“In our experience, laser cleaning is as fast at removing rust or old coatings as other methods, but without the same amount of cleanup,” said Galiardi. “When we treat a surface with lasers, any fumes or dislodged particulate is extracted into a HEPA filter and the job is done. There is no media [sand, dry ice, chemicals] to replenish or clean up.”

Galiardi Laser Clean uses laser systems made by Laser Photonics, a leading provider of industrial-grade CleanTech laser systems for cleaning and surface conditioning. The systems function either as mobile standalone units or can be integrated into production lines.

The laser systems are available in portable and stationary models ranging from 50 to 3,000W with chamber sizes from 3in x 3in in size to 6in x 12in. The systems can also be installed in manufacturing lines in cabinets or operated by a robotic arm.

Galiardi says that laser pre-treatment of metal surfaces can be used to streamline various manufacturing processes. Corrosion, for example, can begin to accumulate within a very short time on new parts, depending on the material and environmental conditions, and should be removed prior to coating.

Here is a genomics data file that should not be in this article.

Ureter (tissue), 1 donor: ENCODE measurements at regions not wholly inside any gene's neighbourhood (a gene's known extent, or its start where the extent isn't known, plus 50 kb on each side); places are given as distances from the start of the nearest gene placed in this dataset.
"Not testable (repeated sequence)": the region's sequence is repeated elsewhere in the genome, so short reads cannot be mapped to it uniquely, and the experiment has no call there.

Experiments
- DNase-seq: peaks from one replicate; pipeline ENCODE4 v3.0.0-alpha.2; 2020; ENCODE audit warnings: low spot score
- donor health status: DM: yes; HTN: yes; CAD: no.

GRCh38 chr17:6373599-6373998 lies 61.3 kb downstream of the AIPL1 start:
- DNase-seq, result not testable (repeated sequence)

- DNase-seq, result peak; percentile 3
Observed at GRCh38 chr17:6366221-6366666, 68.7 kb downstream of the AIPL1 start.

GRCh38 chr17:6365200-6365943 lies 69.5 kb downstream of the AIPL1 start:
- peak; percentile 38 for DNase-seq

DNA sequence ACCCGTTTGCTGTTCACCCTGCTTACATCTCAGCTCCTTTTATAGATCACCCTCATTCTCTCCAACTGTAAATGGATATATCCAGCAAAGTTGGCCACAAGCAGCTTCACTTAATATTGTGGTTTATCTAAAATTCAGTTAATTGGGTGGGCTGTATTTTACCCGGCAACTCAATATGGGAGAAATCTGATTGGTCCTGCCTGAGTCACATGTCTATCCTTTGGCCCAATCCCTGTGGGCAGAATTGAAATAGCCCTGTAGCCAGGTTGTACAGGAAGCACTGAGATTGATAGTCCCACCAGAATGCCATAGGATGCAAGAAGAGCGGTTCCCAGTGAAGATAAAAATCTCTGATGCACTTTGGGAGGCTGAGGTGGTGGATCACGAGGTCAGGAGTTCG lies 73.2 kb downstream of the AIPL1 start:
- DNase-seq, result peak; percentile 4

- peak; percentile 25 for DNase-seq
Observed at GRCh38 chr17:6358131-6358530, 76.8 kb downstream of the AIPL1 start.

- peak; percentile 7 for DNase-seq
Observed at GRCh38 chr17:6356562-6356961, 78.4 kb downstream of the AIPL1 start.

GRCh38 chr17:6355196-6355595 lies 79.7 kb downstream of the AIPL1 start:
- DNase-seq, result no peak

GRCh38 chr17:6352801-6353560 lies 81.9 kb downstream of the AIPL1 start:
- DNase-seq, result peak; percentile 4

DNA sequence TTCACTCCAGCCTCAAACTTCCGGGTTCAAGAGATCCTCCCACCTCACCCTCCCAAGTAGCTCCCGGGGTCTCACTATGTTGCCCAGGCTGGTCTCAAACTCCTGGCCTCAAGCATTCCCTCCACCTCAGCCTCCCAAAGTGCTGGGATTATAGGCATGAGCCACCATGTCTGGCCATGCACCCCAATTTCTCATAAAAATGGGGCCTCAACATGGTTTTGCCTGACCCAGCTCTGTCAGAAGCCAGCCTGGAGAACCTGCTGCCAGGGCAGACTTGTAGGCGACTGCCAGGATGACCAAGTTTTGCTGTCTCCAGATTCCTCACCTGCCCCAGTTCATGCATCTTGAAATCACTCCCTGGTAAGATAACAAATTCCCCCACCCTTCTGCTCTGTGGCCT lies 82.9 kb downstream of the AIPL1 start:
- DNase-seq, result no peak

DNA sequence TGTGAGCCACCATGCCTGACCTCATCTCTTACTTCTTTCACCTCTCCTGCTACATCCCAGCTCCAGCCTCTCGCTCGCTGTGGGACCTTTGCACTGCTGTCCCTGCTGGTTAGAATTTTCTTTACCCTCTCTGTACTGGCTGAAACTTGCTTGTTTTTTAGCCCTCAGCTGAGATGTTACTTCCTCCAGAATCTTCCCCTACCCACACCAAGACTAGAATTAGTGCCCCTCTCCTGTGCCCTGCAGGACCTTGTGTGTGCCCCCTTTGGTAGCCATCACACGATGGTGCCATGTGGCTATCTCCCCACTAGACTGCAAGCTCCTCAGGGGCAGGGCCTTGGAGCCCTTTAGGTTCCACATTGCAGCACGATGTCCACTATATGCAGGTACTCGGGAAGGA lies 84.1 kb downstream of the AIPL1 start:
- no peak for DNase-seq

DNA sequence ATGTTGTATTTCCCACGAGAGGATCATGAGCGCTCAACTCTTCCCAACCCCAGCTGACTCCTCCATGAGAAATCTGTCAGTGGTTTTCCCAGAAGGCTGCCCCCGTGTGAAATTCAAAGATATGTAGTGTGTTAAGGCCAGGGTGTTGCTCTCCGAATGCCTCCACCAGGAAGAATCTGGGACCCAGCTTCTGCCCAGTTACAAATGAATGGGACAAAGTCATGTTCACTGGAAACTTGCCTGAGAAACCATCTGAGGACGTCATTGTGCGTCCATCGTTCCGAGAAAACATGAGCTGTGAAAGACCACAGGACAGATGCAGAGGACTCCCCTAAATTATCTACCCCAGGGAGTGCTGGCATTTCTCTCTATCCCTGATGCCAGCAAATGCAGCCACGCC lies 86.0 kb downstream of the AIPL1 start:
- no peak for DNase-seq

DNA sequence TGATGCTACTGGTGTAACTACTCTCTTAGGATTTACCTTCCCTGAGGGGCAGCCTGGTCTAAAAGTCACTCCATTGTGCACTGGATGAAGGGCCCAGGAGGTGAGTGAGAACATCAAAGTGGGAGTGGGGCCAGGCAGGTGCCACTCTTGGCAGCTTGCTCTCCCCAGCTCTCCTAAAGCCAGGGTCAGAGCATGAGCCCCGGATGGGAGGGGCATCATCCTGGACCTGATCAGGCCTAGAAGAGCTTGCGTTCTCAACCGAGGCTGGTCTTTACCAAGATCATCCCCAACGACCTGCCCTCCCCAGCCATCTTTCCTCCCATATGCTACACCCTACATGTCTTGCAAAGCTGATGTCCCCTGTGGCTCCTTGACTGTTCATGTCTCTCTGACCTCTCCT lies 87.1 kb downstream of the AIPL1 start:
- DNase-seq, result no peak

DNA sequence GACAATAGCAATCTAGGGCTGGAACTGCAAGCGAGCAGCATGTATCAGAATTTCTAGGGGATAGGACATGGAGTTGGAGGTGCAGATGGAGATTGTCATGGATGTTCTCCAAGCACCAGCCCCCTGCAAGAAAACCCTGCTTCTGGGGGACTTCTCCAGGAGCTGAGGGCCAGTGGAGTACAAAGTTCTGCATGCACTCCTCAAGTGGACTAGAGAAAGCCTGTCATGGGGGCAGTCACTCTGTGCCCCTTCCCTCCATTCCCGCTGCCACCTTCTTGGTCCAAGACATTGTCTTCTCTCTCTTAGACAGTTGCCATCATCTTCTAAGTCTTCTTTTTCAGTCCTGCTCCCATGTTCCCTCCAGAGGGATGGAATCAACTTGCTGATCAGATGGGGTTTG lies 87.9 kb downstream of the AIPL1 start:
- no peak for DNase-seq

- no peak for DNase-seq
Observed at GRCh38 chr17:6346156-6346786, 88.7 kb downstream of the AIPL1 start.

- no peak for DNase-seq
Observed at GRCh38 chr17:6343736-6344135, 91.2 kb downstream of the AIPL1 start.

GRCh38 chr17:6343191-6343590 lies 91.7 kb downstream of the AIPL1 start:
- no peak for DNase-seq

For one major auto manufacturer, Galiardi Laser Clean was asked to remove rust from conveying system components used to transport cars through the manufacturing process. The components were corroded due to being left outside during a six-month delay in the project. When it was time to install the items, the provider wanted to first treat the surfaces and return the components to a “like new” appearance.